House and apartment hunting is wearying, so it’s good to have a clear picture in your mind of what you think is important in a place of residence. I am inclined to choose appealing window nooks, mysterious dumbwaiters, and vine-trailing balconies over rent control, a safe neighborhood, and how easy the bathroom will be to clean. For this folly, I blame my taste in books. Fantasy novels have a longstanding love of magical houses, and they have completely spoiled me for serviceable, low-rise shoeboxes.
Here are a few listings that I wish would turn up in the classifieds and some musings on their appeal…
The House on Magnolia Street—Practical Magic by Alice Hoffman
Large five bedroom house with semi-finished attic and charming front garden perfect for barbeques and growing ingredients for potions. This house is the inheritance of witches and features many magical perks, including self-dusting woodwork and beetles that provide advance warning of sudden death. Very private as the neighbors refuse to walk past it after dark and the green-tinted windows prevent anyone from seeing in anyway. Included décor: very dusty chandeliers, heavy damask curtains, and portraits of long dead witches. Black cats welcome. Family curses not included in the rent.
This house is central to the story of Practical Magic—the ancestral seat of the Owens women, who are all witches whether they like it or not. Even if they leave the house, its lessons follow them. I read the book of Practical Magic years before I saw the movie, and what I find striking is how the book house and the movie house are so dramatically different and yet appealing in their own ways. The book version of the house is all heavy curtains and eerie green light, alluring for its atmosphere of doom and the sense that anyone who resides within is somehow protected. The movie house is airy and bright, a fancy housekeeping magazine’s version of witchy that promises just the slimmest touch of danger to cut the smell of cooking pancakes and floral arrangements. I think I’d want to live in a version of the house that exists someplace between the two.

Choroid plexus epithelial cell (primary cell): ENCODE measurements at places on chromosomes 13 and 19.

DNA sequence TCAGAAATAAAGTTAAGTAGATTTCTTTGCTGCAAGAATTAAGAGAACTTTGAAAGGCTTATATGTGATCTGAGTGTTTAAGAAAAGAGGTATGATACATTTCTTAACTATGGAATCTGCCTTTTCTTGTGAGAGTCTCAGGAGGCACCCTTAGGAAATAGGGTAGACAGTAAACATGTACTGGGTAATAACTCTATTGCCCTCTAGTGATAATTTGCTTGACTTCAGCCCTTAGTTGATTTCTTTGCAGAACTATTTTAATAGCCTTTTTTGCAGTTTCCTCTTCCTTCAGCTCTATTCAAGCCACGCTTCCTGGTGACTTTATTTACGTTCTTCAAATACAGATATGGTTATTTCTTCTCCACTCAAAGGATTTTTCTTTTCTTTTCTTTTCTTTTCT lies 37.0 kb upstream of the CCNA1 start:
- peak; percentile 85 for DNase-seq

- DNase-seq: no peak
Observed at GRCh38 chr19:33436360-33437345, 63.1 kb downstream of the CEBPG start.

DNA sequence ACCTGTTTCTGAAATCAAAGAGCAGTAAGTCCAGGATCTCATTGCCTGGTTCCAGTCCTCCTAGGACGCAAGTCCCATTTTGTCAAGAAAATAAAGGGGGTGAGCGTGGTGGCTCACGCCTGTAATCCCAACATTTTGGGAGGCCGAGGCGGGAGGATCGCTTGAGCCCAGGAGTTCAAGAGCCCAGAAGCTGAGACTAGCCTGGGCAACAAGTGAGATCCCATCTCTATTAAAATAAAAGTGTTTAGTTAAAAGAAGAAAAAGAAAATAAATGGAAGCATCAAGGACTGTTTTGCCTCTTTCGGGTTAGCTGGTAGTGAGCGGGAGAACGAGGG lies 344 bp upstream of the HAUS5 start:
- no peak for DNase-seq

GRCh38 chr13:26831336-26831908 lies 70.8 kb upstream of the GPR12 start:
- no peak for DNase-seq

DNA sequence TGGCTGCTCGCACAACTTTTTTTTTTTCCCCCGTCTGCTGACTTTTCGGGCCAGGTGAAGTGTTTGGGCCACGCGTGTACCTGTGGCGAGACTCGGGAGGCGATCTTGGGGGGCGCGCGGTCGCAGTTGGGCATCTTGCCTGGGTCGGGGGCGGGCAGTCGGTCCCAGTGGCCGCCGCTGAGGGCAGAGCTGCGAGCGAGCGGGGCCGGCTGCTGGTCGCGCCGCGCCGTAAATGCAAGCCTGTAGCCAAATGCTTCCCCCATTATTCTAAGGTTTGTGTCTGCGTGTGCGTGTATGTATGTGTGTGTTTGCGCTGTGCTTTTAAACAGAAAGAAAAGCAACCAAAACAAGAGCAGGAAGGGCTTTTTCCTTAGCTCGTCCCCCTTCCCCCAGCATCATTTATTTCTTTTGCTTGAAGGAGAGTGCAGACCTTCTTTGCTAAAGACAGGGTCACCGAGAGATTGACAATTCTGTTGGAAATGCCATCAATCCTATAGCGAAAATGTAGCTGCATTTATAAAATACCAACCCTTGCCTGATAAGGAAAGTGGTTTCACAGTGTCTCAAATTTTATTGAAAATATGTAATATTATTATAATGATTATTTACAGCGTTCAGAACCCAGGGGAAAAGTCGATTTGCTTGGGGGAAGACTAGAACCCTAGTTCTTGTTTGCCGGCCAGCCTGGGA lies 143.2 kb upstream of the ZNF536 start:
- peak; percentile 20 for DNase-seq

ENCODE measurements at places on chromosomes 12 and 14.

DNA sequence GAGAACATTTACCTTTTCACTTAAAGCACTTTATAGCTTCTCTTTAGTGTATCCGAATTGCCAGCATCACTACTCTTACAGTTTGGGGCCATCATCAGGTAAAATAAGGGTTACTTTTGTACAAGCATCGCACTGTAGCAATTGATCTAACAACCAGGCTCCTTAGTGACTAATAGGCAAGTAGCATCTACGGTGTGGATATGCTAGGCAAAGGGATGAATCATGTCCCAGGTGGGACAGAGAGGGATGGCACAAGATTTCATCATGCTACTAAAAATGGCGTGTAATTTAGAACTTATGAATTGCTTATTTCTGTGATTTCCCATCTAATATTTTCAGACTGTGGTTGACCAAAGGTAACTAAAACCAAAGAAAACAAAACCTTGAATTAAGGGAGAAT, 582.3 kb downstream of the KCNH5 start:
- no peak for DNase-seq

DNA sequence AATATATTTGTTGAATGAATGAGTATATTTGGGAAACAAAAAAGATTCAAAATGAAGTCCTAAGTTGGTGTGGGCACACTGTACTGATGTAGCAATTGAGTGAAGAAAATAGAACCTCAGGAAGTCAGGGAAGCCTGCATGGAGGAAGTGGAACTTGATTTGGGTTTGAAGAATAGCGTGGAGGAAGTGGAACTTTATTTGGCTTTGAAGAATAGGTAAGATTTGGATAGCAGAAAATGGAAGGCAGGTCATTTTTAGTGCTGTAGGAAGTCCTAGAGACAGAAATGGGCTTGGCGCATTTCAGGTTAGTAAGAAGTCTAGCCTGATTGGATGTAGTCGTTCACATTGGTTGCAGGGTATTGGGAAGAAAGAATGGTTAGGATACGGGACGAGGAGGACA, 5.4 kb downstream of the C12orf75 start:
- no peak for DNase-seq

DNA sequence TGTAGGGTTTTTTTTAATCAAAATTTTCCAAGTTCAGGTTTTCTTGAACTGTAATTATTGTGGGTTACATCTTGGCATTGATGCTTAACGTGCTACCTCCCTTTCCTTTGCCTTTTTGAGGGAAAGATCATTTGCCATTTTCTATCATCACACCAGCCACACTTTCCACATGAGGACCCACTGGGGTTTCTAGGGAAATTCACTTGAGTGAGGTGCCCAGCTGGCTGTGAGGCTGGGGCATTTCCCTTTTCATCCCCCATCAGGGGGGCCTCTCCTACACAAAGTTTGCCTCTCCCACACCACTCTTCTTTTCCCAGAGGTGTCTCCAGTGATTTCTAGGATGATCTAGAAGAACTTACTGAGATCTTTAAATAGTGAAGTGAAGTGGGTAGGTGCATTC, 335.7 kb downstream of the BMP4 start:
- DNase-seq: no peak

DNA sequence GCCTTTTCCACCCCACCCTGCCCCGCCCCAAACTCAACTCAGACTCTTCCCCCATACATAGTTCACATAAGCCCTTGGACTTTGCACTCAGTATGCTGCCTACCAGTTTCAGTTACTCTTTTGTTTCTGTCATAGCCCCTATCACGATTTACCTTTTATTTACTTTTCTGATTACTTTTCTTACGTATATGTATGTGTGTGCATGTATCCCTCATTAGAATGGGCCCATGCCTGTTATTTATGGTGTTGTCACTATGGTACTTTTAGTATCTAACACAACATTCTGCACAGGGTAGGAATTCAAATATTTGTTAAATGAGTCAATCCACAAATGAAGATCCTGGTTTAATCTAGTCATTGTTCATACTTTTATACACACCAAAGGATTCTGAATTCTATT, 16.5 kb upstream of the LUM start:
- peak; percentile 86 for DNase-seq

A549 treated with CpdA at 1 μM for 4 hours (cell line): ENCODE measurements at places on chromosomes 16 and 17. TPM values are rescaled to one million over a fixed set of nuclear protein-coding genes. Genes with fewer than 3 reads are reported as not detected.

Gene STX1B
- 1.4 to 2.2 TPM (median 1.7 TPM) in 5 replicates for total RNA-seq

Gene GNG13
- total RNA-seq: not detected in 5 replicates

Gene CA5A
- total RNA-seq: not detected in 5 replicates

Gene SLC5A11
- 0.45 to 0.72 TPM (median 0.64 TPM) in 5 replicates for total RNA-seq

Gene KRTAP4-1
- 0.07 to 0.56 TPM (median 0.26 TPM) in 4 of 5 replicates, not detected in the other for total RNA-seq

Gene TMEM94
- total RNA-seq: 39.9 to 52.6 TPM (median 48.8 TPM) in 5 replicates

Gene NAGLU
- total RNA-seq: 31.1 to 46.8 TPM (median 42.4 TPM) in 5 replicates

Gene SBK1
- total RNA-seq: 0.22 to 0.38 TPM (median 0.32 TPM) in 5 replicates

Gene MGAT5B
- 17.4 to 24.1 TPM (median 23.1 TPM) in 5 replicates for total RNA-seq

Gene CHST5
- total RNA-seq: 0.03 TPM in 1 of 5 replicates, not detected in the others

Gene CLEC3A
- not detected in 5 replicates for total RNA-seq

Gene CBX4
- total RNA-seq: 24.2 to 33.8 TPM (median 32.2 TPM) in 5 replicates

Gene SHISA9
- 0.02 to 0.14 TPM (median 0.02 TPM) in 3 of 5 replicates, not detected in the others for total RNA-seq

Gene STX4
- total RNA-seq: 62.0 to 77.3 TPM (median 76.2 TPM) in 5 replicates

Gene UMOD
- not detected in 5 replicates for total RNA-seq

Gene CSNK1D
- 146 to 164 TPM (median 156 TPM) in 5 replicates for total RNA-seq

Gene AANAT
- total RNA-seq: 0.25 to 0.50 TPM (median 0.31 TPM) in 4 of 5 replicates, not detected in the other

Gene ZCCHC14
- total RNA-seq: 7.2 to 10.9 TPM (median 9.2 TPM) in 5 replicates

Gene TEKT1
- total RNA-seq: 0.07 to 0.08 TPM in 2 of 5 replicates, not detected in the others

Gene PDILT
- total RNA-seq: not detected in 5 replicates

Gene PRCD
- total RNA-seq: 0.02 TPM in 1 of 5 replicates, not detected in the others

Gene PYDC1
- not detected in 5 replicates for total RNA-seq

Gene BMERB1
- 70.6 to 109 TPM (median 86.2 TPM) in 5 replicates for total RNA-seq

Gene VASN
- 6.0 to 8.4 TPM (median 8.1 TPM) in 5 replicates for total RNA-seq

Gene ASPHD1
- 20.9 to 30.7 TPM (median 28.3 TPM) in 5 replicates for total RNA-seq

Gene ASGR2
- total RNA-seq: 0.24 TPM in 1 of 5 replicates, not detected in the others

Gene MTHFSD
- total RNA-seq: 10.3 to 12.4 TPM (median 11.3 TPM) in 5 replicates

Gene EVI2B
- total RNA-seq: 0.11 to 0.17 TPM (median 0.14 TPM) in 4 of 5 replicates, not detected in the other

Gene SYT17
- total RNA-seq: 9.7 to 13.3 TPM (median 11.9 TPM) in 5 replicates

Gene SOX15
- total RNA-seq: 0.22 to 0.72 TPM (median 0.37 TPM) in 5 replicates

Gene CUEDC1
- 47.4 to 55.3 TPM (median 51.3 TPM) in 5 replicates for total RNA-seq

Bilskinir House—Flora Segunda by Ysabeau Wilce
Haven’t you always wanted to live in a house with a name? Then Bilskinir House is the place for you! From the Bedchamber of Downward Dreaming to the Hallway of Indefinable Munificence and the Cloakroom of the Abyss, this is a house of a thousand rooms and every one of them has its own name and purpose. Once you’ve had a family crypt in the basement, you’ll never be able to go back to using it for storage. You really won’t, because this property includes bossy ancestral ghosts and they won’t let you move their corpses. Magical weather and time controlling butler included. Also comes with a hedge maze, a flock of sheep, and a small flying merman.
The titular character of Flora Segunda first approaches Bilskinir house with trepidation, intent on petty theft. She’s already had her fill of houses with names by the time she gets there and her plan is to get in and get out. But even she can’t resist the intriguing mysteries that quite literally jump out at her. I love this house for its time shifts, which allow you to bump into younger incarnations of all the people you’ve never met but wish you had, and always at just the right moment to learn something important about yourself. Bilskinir is also big on slight creepy whimsy, which is usually the best kind.
Goldengrove—Mortal Love by Elizabeth Hand